Spinning Out

Don’t worry, I’m not personally spinning out, that’s the title of a TV show about an ice skater who just happens to be bipolar. I ran across a Facebook review of the show, which lasted only one season, and so on to Netflix I went. After some time searching for it, I settled down to watch and became intrigued almost immediately. The plot lines are admittedly pretty thin, but the main character, Kat, and her mother Carol (who also has BP) portray complex people in a complex relationship with authenticity.

Built around the dog-eat-dog world of championship figure skating, the story follows Kat, her sister Serena (who is also a skater), her mother and a host of other colorful characters. Of course, no one in the skating arena knows about Kat’s “nonconformity” but Mom and Little Sister, and they hurt each other frequently and deeply. Serena does NOT have bipolar, and she is often caught in the middle between Carol and Kat. Carol goes on and off her meds at more or less regular intervals, with predictable results; Kat is generally good at taking hers, but in one episode she goes off the lithium to see if that would give her enough energy to skate better, and the chaos that ensues in subsequent episodes almost costs her everything.

Almost. I’m coming to the end of the series, and so far she’s been able to resurrect her career, reconnect with her best friend, and make peace with her skating partner. I hope she can hold it together through her next competition, because she’s a very good skater. I’m just sorry the series only ran for one season, I believe it was in 2018 or 2019.

It’s wonderful that mental illness is being brought into the open more and more, even though stereotypes are still common and audiences may get the wrong ideas. This is the end of Mental Health Month, which is helping to raise awareness of mental conditions and show the public that the vast majority of MI people are not monsters. (Sorry I’m back up on my soapbox, but I cannot overstate how important it is to keep advocating for ourselves.) That’s why I do what I do here at bpnurse.com, and why other mentally ill people are doing the same thing. I don’t feel sorry for myself as someone with bipolar disorder; I fight bipolar disorder.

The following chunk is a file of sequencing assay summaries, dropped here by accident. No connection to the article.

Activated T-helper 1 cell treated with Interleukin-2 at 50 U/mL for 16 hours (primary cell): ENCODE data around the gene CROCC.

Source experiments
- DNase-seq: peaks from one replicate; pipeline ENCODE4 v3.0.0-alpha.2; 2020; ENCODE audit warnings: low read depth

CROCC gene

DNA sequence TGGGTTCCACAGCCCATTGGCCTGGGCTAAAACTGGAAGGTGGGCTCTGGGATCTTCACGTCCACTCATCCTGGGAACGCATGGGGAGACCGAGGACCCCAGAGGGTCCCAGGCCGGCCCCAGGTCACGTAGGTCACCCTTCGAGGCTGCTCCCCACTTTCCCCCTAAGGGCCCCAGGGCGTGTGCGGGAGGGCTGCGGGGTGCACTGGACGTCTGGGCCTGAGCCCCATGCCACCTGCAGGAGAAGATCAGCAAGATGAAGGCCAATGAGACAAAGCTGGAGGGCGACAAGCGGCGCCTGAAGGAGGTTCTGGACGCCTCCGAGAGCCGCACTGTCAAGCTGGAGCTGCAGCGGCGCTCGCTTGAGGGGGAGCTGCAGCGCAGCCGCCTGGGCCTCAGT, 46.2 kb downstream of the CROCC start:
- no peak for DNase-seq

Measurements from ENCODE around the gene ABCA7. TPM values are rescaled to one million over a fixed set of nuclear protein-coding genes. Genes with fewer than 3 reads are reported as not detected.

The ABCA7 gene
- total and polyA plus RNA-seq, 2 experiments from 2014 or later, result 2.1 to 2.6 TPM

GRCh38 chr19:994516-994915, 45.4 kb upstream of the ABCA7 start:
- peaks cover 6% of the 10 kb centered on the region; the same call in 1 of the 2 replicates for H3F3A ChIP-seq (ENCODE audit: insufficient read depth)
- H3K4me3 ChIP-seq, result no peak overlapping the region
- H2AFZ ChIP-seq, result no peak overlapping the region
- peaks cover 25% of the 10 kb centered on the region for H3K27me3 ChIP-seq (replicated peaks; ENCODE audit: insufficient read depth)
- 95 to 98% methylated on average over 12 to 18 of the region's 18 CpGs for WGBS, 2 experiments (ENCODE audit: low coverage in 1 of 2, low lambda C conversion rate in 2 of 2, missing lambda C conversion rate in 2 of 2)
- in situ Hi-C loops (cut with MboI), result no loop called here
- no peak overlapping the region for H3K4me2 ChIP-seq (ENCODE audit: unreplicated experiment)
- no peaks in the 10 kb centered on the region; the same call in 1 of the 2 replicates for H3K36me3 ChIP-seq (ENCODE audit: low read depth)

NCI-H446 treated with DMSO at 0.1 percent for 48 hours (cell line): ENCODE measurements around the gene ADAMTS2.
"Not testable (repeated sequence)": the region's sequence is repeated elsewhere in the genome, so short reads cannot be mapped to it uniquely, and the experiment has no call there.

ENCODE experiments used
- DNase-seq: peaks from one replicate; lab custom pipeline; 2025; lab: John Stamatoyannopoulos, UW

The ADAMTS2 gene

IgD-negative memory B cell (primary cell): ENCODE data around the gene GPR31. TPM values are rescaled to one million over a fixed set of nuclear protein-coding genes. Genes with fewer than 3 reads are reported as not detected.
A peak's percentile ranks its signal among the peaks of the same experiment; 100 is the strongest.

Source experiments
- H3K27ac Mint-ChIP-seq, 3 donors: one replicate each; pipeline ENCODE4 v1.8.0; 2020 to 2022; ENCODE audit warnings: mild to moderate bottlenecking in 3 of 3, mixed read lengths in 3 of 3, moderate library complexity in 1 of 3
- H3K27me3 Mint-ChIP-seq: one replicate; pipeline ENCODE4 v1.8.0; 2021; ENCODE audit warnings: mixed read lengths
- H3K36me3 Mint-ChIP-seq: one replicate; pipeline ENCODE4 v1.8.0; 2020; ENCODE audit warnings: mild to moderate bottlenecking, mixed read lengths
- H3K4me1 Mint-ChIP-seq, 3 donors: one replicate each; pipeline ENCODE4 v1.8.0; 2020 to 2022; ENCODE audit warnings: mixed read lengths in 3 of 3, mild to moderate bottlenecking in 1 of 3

I didn’t always do that. For a long time after I was diagnosed, I felt I was marked for life and that nothing would ever be right again. While I’ll never be “cured”, I have weapons to deal with the illness and I use them religiously. I haven’t even THOUGHT about messing with my meds in two years, and it used to be every spring and fall—it was so predictable that I didn’t even need a calendar to tell me what season it was. Now I’m over the idea that cutting back on meds is a worthy goal to be accomplished as soon as possible. Every single drug I’m on has its place in my treatment plan, and only Dr. Goodenough gets to decide if and when the regimen will change. My job is to take them as prescribed, and only on a (very) rare occasion do I forget them. No spinning out for me!

Published by bpnurse

I'm a retired registered nurse and writer who also happens to be street-rat crazy, if the DSM-IV.....oops, 5---is to be believed. I was diagnosed with bipolar I disorder at the age of 55, and am still sorting through the ashes of the flaming garbage pile that my life had become. Here, I'll share the lumps and bumps of a late-life journey toward sanity.... along with some rants, gripes, sour grapes and good old-fashioned whining from time to time. It's not easy being bipolar in a unipolar world; let's figure it out together.

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